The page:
The four agency mortgage REITs discussed here are, in my opinion, the best of the bunch. Each of them is run by highly capable management teams with brilliant strategies and responsible hedging. The challenge is that mREITs are stuck working with market spreads and therefore have razor thin Net Interest Margins (NIM). They, in theory, could run an unlevered portfolio of agency RMBS and quite safely return a couple percentage points per year, but that level of return is untenable to the market so invariably they lever up and come up with a reasonable strategy to get a double digit annual return.

In the good times when markets are running smoothly they achieve this and legitimately cover their amazing dividends. However, it is not possible to hedge against everything and even the intelligent minds working at these companies cannot see the future to know what the next hiccup is going to be. Miniature disruptions are ubiquitous throughout every industry, but the mREITs have to deal with these disruptions at 8:1 leverage and consistently over time that does some damage. Each of the four mREITs has had consistent book value erosion.

Graphical user interface, application, table, Excel, bar chart Description automatically generatedSource: SNL Financial

I get the temptation to invest in mREITs. 9%-11% dividend yields are juicy, especially in comparison to the 1.7% to 2.88% yields of the comparable eREITs.

A picture containing table Description automatically generatedSource: E-Trade streamer intraday 9/21/21

It's just a tough business. Maintaining that yield requires taking risks that even the best in the business cannot always navigate successfully. As a result, shareholders aren’t really getting the stated yield. Sure the dividend checks come in, but at the same time market price is eroding along with book value.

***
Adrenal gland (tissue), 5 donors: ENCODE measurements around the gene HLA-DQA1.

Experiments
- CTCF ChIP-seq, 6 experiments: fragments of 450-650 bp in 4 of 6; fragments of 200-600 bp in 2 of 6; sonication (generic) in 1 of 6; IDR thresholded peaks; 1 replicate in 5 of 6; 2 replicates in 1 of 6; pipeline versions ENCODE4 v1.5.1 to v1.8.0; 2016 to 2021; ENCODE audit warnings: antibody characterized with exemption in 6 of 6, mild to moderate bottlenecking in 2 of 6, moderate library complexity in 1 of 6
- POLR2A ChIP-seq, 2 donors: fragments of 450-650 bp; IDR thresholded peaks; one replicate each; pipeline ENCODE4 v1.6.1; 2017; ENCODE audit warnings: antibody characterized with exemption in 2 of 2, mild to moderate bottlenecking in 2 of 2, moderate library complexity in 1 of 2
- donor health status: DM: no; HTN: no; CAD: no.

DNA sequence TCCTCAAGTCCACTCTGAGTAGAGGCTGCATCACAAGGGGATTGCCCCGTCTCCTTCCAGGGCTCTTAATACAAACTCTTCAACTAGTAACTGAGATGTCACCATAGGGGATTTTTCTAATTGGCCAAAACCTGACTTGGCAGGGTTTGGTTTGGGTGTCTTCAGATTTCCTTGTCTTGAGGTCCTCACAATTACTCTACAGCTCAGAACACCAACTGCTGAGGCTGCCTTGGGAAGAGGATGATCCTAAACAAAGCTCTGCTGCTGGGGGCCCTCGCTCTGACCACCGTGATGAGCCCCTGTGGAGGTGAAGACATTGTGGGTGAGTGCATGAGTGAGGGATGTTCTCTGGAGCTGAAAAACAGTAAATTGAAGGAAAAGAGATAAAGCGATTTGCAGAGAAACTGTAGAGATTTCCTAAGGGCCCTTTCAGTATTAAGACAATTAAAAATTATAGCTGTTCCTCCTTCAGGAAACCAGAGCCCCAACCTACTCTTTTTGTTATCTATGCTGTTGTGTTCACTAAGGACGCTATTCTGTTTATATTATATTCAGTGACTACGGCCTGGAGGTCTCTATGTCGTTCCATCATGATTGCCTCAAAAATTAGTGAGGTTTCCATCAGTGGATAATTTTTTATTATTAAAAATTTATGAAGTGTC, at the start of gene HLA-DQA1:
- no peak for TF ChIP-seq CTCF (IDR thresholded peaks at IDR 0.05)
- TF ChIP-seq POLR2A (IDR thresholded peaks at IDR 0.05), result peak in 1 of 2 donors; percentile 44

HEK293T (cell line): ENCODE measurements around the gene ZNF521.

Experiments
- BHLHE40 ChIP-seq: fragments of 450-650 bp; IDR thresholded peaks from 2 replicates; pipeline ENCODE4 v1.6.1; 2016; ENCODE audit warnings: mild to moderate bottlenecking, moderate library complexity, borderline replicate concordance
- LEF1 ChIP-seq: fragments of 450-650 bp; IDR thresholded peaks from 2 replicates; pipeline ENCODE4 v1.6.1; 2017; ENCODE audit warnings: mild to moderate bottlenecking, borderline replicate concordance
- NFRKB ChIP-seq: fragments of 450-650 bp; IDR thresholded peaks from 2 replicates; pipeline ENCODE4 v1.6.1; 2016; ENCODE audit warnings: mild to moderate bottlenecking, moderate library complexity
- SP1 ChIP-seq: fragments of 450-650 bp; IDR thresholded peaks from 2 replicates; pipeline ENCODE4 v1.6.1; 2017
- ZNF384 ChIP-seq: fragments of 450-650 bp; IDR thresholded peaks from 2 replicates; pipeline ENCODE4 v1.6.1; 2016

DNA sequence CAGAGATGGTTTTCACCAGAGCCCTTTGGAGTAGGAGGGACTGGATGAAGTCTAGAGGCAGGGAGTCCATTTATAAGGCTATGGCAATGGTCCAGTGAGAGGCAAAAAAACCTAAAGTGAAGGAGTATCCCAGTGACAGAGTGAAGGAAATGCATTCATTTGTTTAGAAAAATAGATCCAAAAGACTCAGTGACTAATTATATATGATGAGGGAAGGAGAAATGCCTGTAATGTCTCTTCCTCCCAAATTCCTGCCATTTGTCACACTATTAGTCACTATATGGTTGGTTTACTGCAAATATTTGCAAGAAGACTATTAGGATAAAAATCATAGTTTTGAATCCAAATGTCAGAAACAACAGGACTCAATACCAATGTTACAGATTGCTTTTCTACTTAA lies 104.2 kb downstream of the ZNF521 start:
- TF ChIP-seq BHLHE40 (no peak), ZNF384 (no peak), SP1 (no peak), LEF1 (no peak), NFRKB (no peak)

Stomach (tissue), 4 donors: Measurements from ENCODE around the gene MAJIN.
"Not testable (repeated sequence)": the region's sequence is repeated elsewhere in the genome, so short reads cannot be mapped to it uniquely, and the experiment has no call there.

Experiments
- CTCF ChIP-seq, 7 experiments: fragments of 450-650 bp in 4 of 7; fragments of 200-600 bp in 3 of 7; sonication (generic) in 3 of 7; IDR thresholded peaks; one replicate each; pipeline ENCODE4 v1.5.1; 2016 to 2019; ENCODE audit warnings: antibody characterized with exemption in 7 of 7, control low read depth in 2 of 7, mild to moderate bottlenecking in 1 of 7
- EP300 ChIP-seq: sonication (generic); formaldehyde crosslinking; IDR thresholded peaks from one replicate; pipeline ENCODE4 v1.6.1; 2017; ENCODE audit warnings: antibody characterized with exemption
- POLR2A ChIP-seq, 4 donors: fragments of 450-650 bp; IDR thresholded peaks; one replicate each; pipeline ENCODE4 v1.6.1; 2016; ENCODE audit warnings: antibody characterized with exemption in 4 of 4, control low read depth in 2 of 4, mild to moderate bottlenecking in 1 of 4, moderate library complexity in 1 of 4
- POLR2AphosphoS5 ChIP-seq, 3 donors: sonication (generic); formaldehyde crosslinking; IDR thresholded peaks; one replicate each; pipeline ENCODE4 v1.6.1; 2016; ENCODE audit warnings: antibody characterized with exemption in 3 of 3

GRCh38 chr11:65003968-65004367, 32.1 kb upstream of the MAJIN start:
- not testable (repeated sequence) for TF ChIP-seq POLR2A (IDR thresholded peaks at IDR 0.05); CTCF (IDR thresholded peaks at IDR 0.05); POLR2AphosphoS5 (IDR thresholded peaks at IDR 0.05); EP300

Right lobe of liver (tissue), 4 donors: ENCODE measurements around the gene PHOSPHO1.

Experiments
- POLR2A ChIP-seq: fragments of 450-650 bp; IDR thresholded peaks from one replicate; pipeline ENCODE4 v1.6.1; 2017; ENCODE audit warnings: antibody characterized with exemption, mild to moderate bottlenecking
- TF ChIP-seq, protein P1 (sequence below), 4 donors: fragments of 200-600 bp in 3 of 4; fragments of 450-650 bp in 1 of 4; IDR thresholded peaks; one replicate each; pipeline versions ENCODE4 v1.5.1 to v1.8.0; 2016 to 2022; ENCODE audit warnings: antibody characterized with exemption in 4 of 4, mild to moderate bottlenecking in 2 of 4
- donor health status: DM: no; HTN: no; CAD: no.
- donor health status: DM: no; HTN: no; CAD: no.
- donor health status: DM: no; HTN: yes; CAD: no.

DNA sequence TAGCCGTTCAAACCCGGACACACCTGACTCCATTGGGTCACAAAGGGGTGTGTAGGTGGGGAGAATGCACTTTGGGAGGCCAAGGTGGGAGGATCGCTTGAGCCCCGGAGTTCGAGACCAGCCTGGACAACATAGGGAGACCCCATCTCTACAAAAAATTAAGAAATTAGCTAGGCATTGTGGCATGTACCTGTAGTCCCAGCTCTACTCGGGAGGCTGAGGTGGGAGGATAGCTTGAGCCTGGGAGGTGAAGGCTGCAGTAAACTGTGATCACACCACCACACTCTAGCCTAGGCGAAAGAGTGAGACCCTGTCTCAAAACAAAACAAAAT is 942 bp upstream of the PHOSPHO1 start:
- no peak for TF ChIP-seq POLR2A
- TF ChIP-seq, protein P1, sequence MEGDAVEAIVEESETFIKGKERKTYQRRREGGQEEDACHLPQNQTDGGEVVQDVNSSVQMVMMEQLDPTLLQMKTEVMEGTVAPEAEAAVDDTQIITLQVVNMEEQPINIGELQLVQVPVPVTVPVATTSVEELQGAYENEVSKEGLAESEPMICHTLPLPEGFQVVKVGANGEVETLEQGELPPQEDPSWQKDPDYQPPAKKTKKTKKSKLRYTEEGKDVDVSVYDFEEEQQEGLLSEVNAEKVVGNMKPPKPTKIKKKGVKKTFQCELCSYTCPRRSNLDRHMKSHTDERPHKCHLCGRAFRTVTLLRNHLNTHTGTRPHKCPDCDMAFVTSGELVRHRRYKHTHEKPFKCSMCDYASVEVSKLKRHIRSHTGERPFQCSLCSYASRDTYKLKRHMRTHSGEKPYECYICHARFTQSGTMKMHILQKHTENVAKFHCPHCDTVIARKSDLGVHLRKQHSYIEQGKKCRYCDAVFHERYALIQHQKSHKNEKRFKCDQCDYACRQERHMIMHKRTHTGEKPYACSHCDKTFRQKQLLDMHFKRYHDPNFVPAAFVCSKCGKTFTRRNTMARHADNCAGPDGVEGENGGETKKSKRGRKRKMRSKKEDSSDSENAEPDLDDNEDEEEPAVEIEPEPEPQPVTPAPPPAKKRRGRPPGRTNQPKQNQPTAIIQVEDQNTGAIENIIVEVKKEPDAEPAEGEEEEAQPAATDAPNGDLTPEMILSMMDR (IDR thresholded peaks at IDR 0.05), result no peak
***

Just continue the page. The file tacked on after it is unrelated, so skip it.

Graphical user interface, chart, line chart Description automatically generatedSource: SNL Financial

After accounting for loss of principle, the total return for mREITs has been quite unimpressive.

I would never exclude a security just because of poor historic price performance. Often that can just mean that a stock is opportunistically cheap. In this case, however, the problems seem to be structural in nature. Quite simply, it is challenging to make tiny spreads generate big returns. That has been true for the past decade and I don’t think anything has changed.

I would much rather invest in equity REITs where the U.S. economy functions as a tailwind. As GDP rises, rents tend to rise with it. So rather than a structural headwind that the mREITs are facing, equity REITs have a dependable tailwind.

I know it always feels like the economy is on the precipice of disaster, but the numbers don’t lie. This is about as up and to the right as an 80-year chart can get.

Chart, line chart Description automatically generatedSource: FRED

The above chart is real GDP, so this is after taking inflation into effect. U.S. GDP rises over time and REIT earnings are closely tied to GDP.

Equity REIT dividend yields are not particularly impressive at the moment, but they come with growth and what I believe will be a strong composite total return (dividends and capital appreciation).

A couple exceptions where mREITs might be opportunistic

Preferred securities among the agency mREITs are quite stable. The book value erosion that has been happening to the common does not impact the preferreds unless it were to get to an extreme level, so when the agency mREIT preferreds trade below par they can be a great opportunity to get both capital appreciation back up to par and a nice coupon.

Among the non-agency mREITs there are some unique models. Some of them are using originations, servicing, and other niche capabilities to generate income in excess of market spreads. When well executed, these strategies can be quite profitable.

Thus, I am not implying that all mREITs are bad, rather that the space in general is challenging so one must choose more carefully. The equity REIT pond is much easier to fish in and in my opinion likely to continue to outperform.

Dividends are scarce, we provide the solution

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  • Access to a curated Real Money REIT Portfolio
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You will benefit from our team’s decades of collective experience in REIT investing. On Portfolio Income Solutions, we don’t only share our ideas, we also discuss best trading practices and help you become a better investor.

This article was written by